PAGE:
Norwegian Academy of Literature and Freedom of Expression on Monday sent a letter to Norwegian Prime Minister Erna Solberg and Justice Minister Anders Anundsen asking them to grant assurances to the NSA whistleblower that he would not be extradited to the US, where he is accused of spying, if he entered Norwegian territory.
“We have asked to have a meeting with them, so that we can look together constructively at how we can achieve this,” the academy’s Kristenn Einarson told Norway’s NRK channel.
Snorre Valen and Bård Vegar Solhjell, from Norway’s Socialist Left Party, called on their colleagues in parliament to find a way for Snowden to enter .
“I would challenge all members of parliament, from all parties, to take a stand,” Solhjell, who nominated Snowden last for the Nobel Peace Prize last year, said.
Schjødt, one of Norway’s most respected law firms, has advised the academy that Norway would have no right to extradite Snowden under existing laws.
“We believe that the offence Snowden is charged with is directed at the US government's interests. It must therefore be regarded as a political offence in the legal sense, which would therefore not allow Norway to extradite him,” Emanuel Feinberg, a lawyer at the firm told NRK.
The academy said the 31-year old fugitive had won the Bjørnson Prize — named after a Norwegian Nobel literature laureate — “for his work protecting privacy and for shining a critical light on US surveillance of its citizens and others.”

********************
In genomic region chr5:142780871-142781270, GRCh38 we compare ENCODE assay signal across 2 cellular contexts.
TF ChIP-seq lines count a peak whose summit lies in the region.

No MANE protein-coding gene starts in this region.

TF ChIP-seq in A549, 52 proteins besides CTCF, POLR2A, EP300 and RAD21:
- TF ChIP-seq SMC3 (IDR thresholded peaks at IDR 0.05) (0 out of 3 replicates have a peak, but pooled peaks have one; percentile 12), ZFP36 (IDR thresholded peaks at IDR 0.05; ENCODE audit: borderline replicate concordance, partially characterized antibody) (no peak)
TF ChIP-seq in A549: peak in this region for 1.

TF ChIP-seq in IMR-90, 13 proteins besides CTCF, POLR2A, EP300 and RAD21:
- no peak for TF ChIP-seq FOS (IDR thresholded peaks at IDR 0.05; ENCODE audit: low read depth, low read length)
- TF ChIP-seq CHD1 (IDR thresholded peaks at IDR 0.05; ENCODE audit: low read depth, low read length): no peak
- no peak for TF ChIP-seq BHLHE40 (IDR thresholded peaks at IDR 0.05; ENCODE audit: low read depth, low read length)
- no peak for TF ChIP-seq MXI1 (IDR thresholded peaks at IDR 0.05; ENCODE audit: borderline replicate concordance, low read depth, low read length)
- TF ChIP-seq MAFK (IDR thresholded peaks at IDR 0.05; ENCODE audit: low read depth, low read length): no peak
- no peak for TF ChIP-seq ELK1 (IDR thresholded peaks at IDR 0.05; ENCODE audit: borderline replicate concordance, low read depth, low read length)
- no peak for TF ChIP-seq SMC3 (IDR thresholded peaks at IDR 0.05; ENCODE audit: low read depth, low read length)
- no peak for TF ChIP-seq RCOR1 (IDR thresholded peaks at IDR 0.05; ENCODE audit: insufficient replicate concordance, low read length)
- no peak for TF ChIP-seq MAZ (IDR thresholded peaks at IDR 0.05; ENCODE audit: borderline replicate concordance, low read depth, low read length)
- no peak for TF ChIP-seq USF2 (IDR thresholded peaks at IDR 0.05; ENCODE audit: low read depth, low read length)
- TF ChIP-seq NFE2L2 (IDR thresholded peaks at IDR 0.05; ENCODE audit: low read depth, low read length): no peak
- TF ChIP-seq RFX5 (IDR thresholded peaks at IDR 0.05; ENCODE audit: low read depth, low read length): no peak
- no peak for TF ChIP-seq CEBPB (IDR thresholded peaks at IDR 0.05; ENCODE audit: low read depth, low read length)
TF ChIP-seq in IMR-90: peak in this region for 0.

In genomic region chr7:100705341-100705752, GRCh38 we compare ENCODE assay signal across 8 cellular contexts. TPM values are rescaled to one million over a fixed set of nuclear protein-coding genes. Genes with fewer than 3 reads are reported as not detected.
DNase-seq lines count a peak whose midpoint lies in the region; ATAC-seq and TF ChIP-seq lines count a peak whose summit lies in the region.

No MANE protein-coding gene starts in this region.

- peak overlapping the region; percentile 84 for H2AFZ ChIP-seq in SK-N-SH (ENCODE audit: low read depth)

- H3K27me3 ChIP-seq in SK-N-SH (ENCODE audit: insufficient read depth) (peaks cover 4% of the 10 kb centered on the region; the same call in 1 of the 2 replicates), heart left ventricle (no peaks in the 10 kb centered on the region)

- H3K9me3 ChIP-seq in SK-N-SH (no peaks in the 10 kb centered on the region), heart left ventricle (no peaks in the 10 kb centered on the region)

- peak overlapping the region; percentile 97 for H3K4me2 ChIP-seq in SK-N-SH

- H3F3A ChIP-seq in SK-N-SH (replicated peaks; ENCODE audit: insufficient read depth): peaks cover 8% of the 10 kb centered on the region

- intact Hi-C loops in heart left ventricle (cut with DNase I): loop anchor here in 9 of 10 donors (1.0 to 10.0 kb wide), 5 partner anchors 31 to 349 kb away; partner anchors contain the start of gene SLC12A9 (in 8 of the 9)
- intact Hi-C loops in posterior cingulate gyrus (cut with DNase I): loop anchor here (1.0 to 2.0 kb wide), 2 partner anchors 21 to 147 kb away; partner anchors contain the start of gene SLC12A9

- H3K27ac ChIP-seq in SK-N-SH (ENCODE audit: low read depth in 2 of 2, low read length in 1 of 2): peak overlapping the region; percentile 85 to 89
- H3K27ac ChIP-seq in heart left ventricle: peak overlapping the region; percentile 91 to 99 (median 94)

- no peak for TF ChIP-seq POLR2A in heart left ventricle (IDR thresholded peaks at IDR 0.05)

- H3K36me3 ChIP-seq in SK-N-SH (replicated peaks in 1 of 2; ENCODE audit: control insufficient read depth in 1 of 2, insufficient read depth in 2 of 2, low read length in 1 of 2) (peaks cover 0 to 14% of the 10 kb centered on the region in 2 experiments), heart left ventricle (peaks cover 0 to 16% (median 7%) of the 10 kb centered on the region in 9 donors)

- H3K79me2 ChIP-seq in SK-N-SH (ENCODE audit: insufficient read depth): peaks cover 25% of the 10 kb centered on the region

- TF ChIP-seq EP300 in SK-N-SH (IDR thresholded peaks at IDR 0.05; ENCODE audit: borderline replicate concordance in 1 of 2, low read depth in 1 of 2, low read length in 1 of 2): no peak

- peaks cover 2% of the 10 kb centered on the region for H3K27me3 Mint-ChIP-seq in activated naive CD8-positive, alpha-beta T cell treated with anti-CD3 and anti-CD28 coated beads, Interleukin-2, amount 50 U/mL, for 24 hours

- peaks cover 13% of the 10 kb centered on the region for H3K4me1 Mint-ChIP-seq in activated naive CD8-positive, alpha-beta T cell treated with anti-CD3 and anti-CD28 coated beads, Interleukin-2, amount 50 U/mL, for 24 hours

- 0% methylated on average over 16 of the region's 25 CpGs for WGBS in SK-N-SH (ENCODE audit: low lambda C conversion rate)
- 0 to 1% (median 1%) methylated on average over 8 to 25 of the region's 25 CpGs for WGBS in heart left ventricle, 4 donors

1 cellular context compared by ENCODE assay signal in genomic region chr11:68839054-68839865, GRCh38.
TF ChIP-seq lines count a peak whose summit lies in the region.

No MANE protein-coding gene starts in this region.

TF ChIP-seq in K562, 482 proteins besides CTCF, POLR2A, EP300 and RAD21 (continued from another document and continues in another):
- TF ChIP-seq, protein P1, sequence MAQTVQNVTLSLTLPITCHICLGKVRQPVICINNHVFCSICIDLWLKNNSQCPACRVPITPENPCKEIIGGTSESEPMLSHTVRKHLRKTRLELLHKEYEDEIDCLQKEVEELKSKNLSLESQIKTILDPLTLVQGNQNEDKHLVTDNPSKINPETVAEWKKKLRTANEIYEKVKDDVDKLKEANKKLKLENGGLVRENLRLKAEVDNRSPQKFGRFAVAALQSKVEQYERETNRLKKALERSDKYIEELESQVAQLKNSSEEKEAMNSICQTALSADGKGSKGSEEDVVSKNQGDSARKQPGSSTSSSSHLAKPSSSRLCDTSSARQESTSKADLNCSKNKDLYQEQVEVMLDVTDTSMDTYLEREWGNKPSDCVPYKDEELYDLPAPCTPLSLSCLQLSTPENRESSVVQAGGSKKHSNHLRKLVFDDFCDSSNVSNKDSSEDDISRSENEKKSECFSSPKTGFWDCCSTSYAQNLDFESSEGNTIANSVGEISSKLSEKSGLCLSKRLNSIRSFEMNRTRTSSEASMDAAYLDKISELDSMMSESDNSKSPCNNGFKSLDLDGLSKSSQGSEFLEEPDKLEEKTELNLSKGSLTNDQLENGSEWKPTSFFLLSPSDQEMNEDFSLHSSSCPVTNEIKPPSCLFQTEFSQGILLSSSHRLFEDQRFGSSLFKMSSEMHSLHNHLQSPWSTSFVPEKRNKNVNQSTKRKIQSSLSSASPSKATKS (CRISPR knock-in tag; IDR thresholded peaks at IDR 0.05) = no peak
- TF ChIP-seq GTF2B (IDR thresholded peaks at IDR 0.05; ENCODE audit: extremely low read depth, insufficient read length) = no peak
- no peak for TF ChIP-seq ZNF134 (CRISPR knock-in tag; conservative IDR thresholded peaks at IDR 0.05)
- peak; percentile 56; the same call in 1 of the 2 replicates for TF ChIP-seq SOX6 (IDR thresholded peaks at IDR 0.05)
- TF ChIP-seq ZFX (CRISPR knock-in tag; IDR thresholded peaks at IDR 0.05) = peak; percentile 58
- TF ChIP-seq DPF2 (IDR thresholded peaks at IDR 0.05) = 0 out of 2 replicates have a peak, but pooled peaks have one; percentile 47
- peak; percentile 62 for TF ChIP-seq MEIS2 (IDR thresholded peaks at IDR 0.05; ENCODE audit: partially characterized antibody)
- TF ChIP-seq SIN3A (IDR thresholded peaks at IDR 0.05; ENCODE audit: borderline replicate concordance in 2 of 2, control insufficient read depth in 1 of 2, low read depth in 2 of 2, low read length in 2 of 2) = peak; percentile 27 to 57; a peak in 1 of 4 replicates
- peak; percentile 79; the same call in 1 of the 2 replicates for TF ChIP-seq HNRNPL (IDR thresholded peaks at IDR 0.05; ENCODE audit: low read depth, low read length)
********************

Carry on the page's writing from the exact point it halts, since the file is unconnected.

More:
Snowden, a former contractor working for the US National Security Agency, has lived in exile in Russia since 2013 after revealing mass spying programmes by the United States and its allies.
The US has annulled Snowden’s but Norway’s Immigration Act states that the Directorate of Immigration (UDI) can waive the requirement to have a passport to enter the country in special cases.
Norway's justice ministry said it was up to immigration authorities, who indicated they would consider any entry request when and if they received one.
However Kristian Berg Harpviken, director of the Oslo’s Peace Research Institute, dismissed the idea that a Norwegian government would provide Snowden safe haven.
“I think the possibility that Snowden come to Norway to receive an award in 2015 is pretty close to zero,” he said. “It is almost impossible that a Norwegian government would clear the way for Snowden, who is accused of espionage and consistently referred to as a traitor by one Norway's closest allies, to get an entry to Norway.”
Norway shares a land border with Russia, which would allow Snowden to visit the country without entering a third country's airspace.